As we count down to Placemaking Week, kicking off next week in Amsterdam, we’re thinking about the diversity of placemaking projects, and how they can be successful across different regions and communities. Join us for a session of short talks called “Cultures and Contexts” to see just how many ways placemaking can take root!
No two places are the same; so why should placemakers be? Placemaking is an infinitely adaptable process, driven by the vision of a community. Given that we received submissions for our Call for Proposals from 65 countries—from Argentina to Egypt—we were very much looking forward to having a truly global representation of the movements, disciplines, and leaders that have collectively transformed the once-quiet placemaking movement into a worldwide platform. That’s why at this year’s Placemaking Week, we’re going to have a rapid-fire discussion of placemaking projects that span from Siberia to the Asian tropics.
Siberian Public Spaces: Life in Any Weather
Katya Goldberg is bringing culture into the planning process in Russia. Her work includes the creation of a cultural concept for the recently unveiled Zaryadye Park, an iconic public space in Moscow. The park is a modern innovation, with zones that replicate different climates across Russia. Katya has also worked to improve public engagement in other areas of Russia: creating participatory experiences along the riverbanks of Moscow; leading on a creative cluster in an old factory space in Tula; and eventually co-founding Orchestra Design, with offices in both St. Petersburg and Paris.
Placemaking in the Asian Tropics
Telok Ayer Park in Singapore has all the potential of becoming a great meeting place in the middle of a dense city. It is located next to a food hub, and bordered by the bustling central business district of the city. But because of its lack of facilities, it is seen as a route rather than a respite for nearby office workers. Adib Jalal, a professional placemaker and co-founder of a placemaking studio, Shophouse & Co, is working to change this. After talking to the people that live and work nearby to the park, Jalal was able to lead “Lighter, Quicker, Cheaper” projects in the space, that adapted to the local culture and tropical climate. The project in Telok Ayer Park brought in furniture, interactive paper-folding art installations that encourage exploration of the park, and even a pit stop for food delivery cyclists. Small tweaks have already had positive social and economic outcomes for the Singapore community.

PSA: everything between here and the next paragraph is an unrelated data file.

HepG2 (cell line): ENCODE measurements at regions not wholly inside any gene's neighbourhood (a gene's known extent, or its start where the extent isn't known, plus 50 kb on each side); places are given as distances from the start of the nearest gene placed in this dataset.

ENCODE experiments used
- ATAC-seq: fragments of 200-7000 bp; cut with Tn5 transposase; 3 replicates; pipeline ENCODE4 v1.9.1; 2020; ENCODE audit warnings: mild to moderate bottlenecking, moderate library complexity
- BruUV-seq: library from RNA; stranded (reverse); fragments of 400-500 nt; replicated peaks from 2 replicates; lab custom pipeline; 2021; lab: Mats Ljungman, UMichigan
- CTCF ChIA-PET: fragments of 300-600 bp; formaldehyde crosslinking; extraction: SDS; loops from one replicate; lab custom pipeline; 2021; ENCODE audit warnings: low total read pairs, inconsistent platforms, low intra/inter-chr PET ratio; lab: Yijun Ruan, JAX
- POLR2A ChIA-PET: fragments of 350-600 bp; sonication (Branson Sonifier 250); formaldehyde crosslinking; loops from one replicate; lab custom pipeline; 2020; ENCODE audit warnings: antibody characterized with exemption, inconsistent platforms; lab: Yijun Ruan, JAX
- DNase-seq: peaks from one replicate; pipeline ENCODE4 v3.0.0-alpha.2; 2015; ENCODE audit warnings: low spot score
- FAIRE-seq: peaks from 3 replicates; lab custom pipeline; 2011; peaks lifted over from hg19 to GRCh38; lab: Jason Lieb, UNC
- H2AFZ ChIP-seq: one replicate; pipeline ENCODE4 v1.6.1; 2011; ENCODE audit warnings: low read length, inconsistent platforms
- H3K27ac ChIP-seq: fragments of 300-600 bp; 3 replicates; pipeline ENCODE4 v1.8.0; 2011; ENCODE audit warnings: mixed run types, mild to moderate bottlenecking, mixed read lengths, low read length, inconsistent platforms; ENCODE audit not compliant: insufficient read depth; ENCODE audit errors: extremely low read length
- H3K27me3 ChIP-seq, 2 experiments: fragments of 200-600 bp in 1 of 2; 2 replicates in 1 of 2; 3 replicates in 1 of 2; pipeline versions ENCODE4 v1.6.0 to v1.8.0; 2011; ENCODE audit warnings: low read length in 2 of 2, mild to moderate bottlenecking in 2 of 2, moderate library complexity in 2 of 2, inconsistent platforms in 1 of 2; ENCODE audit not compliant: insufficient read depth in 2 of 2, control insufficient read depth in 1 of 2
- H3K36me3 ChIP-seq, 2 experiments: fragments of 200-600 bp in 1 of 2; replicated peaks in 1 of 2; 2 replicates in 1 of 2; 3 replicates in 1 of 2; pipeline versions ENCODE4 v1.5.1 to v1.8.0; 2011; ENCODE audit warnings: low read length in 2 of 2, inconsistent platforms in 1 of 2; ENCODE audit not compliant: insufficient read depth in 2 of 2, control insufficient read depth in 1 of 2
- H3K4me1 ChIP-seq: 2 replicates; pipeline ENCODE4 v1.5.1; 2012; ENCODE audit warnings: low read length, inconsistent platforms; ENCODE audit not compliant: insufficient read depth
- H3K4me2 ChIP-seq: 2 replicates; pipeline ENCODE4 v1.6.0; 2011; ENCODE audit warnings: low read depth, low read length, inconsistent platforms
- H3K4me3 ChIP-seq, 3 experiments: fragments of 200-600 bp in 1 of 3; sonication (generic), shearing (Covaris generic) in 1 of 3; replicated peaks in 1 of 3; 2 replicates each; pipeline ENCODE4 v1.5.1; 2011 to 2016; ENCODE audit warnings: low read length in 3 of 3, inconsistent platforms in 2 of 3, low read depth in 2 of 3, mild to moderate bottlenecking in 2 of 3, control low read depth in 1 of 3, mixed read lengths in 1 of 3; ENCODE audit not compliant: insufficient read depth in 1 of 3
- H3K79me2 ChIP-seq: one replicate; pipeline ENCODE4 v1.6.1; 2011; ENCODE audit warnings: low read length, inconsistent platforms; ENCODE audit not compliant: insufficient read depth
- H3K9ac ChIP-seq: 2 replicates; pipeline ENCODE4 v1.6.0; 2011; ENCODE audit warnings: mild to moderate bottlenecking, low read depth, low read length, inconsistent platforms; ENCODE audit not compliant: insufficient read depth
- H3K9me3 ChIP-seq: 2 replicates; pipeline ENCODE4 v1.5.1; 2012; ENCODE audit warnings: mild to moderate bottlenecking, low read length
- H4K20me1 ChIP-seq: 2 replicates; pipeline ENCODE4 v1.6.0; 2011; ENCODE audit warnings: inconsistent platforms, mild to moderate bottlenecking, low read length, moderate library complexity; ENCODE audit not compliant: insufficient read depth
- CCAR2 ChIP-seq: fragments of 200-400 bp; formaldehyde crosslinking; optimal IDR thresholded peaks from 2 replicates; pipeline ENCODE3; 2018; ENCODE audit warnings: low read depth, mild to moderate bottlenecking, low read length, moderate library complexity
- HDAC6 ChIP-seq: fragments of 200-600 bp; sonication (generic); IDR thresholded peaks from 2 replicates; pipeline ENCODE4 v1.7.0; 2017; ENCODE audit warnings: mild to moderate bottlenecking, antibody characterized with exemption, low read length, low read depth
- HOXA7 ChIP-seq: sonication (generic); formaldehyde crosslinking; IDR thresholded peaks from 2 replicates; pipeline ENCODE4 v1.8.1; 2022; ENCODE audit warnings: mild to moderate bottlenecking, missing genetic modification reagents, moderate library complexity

Designing the Right of Play for Children, by Children
Playgrounds are disappearing in Taipei, Taiwan. Likely due to its aging population, Taiwan has shifted focus away from places dedicated to children’s activities. But when Ying-Tzu Lin, the editor and co-founder of “Eyes on Places,” noticed this pattern, she decided not to sit by and watch the spaces fade away. But before fixing the problem, she’d first need to learn how to play. So, she brought the foremost authorities on board: children. In this collaboration, the “Parks and Playgrounds for Children by Children” initiative brought playground users into the planning process. These foremost authorities on play helped to build the experimental Tong-An No. 87 playground, a reminder of the needs of children in an aging country.
Seating for Socializing